Porter had gone to bed, so I let myself out.
I shut the hall door behind me. The window of the room in which they sat was closed, but the blind was not drawn down. There was no change in door or window this morning, or any reason to think that any stranger had been to the house. Yet there they sat, driven clean mad with terror, and Brenda lying dead of fright, with her head hanging over the arm of the chair. Holmes, devilish! Something has come into that room which has dashed the light of reason from their minds.
What human contrivance could do that? Yet we must exhaust all natural explanations before we fall back upon such a theory as this. As to yourself, Mr. Tregennis, I take it you were divided in some way from your family, since they lived together and you had rooms apart? Holmes, though the matter is past and done with. We were a family of tin-miners at Redruth, but we sold our venture to a company, and so retired with enough to keep us.
Think carefully, Mr.
Tregennis, for any clue which can help me. I saw him once look hard over my shoulder, so I turned round and looked also. The blind was up and the window shut, but I could just make out the bushes on the lawn, and it seemed to me for a moment that I saw something moving among them. When I asked him what he was looking at, he told me that he had the same feeling. That is all that I can say. This morning I had hardly started when the doctor in his carriage overtook me.
He told me that old Mrs. Porter had sent a boy down with an urgent message. I sprang in beside him and we drove on. When we got there we looked into that dreadful room.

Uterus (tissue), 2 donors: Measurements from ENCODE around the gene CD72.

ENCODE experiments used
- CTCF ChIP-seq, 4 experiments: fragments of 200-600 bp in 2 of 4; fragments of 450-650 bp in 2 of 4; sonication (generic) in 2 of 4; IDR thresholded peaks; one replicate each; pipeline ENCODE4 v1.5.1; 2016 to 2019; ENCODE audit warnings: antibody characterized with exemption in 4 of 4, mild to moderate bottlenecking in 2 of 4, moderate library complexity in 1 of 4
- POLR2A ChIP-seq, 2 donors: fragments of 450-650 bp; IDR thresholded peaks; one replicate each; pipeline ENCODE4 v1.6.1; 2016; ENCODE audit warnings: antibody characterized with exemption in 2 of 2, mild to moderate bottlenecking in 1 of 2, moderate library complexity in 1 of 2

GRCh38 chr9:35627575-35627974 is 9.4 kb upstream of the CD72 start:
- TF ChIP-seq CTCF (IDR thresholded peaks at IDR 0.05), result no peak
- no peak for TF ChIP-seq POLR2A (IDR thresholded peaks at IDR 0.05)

The candles and the fire must have burned out hours before, and they had been sitting there in the dark until dawn had broken. The doctor said Brenda must have been dead at least six hours. There were no signs of violence. She just lay across the arm of the chair with that look on her face.
George and Owen were singing snatches of songs and gibbering like two great apes. Oh, it was awful to see! Indeed, he fell into a chair in a sort of faint, and we nearly had him on our hands as well.
I confess that I have seldom known a case which at first sight presented a more singular problem. Our proceedings of that first morning did little to advance the investigation. It was marked, however, at the outset by an incident which left the most sinister impression upon my mind. The approach to the spot at which the tragedy occurred is down a narrow, winding, country lane.
While we made our way along it we heard the rattle of a carriage coming towards us and stood aside to let it pass. As it drove by us I caught a glimpse through the closed window of a horribly contorted, grinning face glaring out at us. Those staring eyes and gnashing teeth flashed past us like a dreadful vision.
We looked with horror after the black carriage, lumbering upon its way. Then we turned our steps towards this ill-omened house in which they had met their strange fate. It was a large and bright dwelling, rather a villa than a cottage, with a considerable garden which was already, in that Cornish air, well filled with spring flowers.
Towards this garden the window of the sitting-room fronted, and from it, according to Mortimer Tregennis, must have come that thing of evil which had by sheer horror in a single instant blasted their minds. Holmes walked slowly and thoughtfully among the flower-plots and along the path before we entered the porch. So absorbed was he in his thoughts, I remember, that he stumbled over the watering-pot, upset its contents, and deluged both our feet and the garden path.
Inside the house we were met by the elderly Cornish housekeeper, Mrs. Porter, who, with the aid of a young girl, looked after the wants of the family.